When I started at UCLA literally days after graduating from high school (see 6/22/69 blog), I felt so overwhelmed – so displaced – I couldn’t conceive of feeling comfortable there. The smaller summer student body was a plus I didn’t fully appreciate until fall when the sheer size of the institution sunk in.
I got lucky and met two people that mattered in my life – Luke and my second roommate, Mary. I felt like I “knew” Luke and Mary even before we met – like it was destined. For those of you who believe in past lives, we’d met before. Even a fellow Sproul summer resident that I didn’t meet until later had an impact (Suzanne Finney, I’m looking at you)
It was a sweltering summer and the dorms weren’t air-conditioned. “Hot Fun in the Summertime” played constantly on the dorm’s PA as did the first Quicksilver Messenger album. In those days, there was a boy’s wing and a girl’s wing and – aside from visiting hours, roughly from 7 – 9 PM – girls were forbidden in the boy’s wing and vice versa.
There was one television in the lounge area, not a problem since no one watched much television. Beta, VCR, DVDs and CDs had yet to be invented – and forget DVR or streaming. If you wanted to watch a certain show, you planted your butt in front of the tube at the designated time or prayed for a rerun. If a Bergman movie screened in Bakersfield (I know, unlikely), it just might be worth the drive because otherwise you might not see it for years. Dorm rooms featured two single beds, at most four feet apart, each with a gold bolster in which to store one’s belongings. A desk completed the ambiance. We shared a huge communal bathroom. It says something about the times that none of us considered this barbaric deprivation.
Scary things happened late in August (the Manson murders – see blog about the aftermath, 9/27/70) that turned sunny LA’s mood dark. Even so, looking back, the summer is a beautiful blur – one of my happiest quarters at UCLA.
The highlight of every summer in the early seventies was my trip to Santa Clara to see my old friends again. Since my parents moved to San Diego in early September of 69, I never had the opportunity to go “home” for a summer after college. I visited a week or two by myself, sleeping on my high school friend’s couches. It was never enough time to catch up – which, I guess, explains why – although we remained friends – we gradually drifted further apart.
If I’d stayed in Santa Clara, the changes might not have been as apparent as they were when I visited annually. When my family and I moved to California in the fifties, the Lawrence Expressway was Lawrence Station Road – two lanes bordered by a row of walnut trees, then a path, then the backyard fences of our housing tract. Simply by crossing Lawrence Station Road, I went from Santa Clara to Sunnyvale.
At some point, a fence went up, separating our house from what was becoming Lawrence Expressway. Before long, I was lost in the city I once knew like the back of my hand. Major landmarks like Jefferson Junior High disappeared, replaced (I think) by some business facility. I grew up believing institutions like public schools would be around forever.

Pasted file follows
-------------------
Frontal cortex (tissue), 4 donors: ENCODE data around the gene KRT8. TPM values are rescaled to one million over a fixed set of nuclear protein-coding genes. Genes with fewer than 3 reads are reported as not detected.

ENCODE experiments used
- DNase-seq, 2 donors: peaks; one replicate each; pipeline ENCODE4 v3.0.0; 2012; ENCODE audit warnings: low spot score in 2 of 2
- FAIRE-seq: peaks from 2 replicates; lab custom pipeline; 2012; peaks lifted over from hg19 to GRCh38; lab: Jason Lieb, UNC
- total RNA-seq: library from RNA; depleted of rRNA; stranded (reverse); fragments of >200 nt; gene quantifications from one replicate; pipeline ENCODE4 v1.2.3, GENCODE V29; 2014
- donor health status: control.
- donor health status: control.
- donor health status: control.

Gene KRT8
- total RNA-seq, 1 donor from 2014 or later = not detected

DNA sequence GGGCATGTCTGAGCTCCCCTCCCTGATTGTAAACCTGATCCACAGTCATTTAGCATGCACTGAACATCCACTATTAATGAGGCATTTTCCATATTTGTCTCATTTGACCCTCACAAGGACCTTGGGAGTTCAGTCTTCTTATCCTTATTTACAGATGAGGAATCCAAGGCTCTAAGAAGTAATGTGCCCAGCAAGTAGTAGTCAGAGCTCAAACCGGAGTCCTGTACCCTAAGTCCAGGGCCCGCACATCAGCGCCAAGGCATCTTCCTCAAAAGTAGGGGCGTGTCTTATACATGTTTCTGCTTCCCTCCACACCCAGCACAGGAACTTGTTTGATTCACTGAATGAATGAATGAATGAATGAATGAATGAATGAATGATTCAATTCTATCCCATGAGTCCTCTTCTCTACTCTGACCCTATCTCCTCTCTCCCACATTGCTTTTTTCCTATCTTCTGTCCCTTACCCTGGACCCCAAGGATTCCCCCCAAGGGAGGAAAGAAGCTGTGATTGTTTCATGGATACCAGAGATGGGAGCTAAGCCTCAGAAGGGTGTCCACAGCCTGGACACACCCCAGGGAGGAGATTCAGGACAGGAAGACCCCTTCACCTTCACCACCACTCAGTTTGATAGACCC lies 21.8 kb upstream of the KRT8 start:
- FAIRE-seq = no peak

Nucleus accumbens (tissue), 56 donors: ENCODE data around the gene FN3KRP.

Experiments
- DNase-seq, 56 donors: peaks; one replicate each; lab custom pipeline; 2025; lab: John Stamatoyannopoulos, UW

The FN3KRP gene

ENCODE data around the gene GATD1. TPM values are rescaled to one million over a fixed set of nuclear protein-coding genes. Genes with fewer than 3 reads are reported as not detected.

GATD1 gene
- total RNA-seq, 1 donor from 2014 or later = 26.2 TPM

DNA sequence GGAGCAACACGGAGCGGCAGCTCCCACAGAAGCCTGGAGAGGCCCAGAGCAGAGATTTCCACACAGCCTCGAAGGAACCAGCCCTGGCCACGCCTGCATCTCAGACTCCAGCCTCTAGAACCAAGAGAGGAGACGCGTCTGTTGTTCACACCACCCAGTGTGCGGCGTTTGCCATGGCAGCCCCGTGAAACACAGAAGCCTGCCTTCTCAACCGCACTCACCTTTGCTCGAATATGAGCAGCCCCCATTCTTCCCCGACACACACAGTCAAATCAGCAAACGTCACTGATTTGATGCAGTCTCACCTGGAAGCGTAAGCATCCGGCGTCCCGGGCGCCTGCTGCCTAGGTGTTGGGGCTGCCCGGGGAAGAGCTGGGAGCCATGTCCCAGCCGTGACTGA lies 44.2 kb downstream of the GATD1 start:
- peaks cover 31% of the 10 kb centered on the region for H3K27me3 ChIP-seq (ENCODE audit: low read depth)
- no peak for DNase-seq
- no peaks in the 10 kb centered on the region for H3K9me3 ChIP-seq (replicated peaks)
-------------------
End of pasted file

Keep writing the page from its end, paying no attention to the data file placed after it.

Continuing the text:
We used to walk to Lawrence Square. Macdonald’s Department Store sold high-end clothing. There was a Safeway and a laundromat. Compare Lawrence Square now to what it looked like then. Does it tell the story of our city?
The extreme competition for a toehold in the entertainment industry makes it a major challenge. That, plus the fact a lot of people assume there’s nothing to it. Most people would never attempt to perform brain surgery or extract wisdom teeth because they’re not trained professionals – but when it comes to acting, writing, directing, everybody’s an expert. Some people are right, they’ve got what it takes. Most are wrong; they fail to realize the craft and hard work involved in making it look easy.
For years, industry experts have claimed that if you write a great script, it will be discovered but I disagree. I can’t prove it but I suspect a lot of great scripts die in the drawers of discouraged writers unable to get a read from somebody with enough power to help.
I got my big breaks from professors in college – notably Bill Froug and Shelly Lowenkopf – who liked my work and recommended me to agents. That’s my first advice to anyone who wants to break in. Take a class, impress the professor, make friends with him, her or anyone else with connections. The seminar’s bottom line advice was correct for its time – networking (“hanging around”) and exuding confidence are your best bet.
To a certain extent, YouTube and other on-line venues level the playing field. If your short film goes viral, it doesn’t matter if you live in Kansas and don’t know a soul in Hollywood. They’ll find you.
I hate the word platform but it can’t be ignored in today’s market. An ability to market and brand yourself is invaluable. These subjects weren’t taught when I was in film school and I’m not sure they’re taught today – but they should be.
Even as a child, I tried to get out of housework – so much so my mother warned me I’d better be rich enough to hire a maid or I’d live in squalor. John’s chivalry with regard to the mop notwithstanding, he wasn’t exactly Mr. Clean around the house either. My mother almost fainted when his mother expressed relief, “that John finally has someone to keep him neat and organized.” If I was supposed to play Felix to his Oscar, we were in big trouble.
Domestic situations aren’t the only ones where I feign ineptitude to avoid doing something I just don’t want to do. Almost anything technical or complicated involving computers or electronics qualifies. My children and husband accommodate me, more or less, although lately my daughter’s exasperated sighs are more pronounced. “Is it plugged in?” she always asks. It’s embarrassing how many times that turns out to be the problem.
I recognized my own “learned helplessness” in 2001, when I lived alone in New York. My laptop broke down and because I needed a laptop for my job there, I couldn’t afford to be without it. Basically, the hard drive needed to be replaced.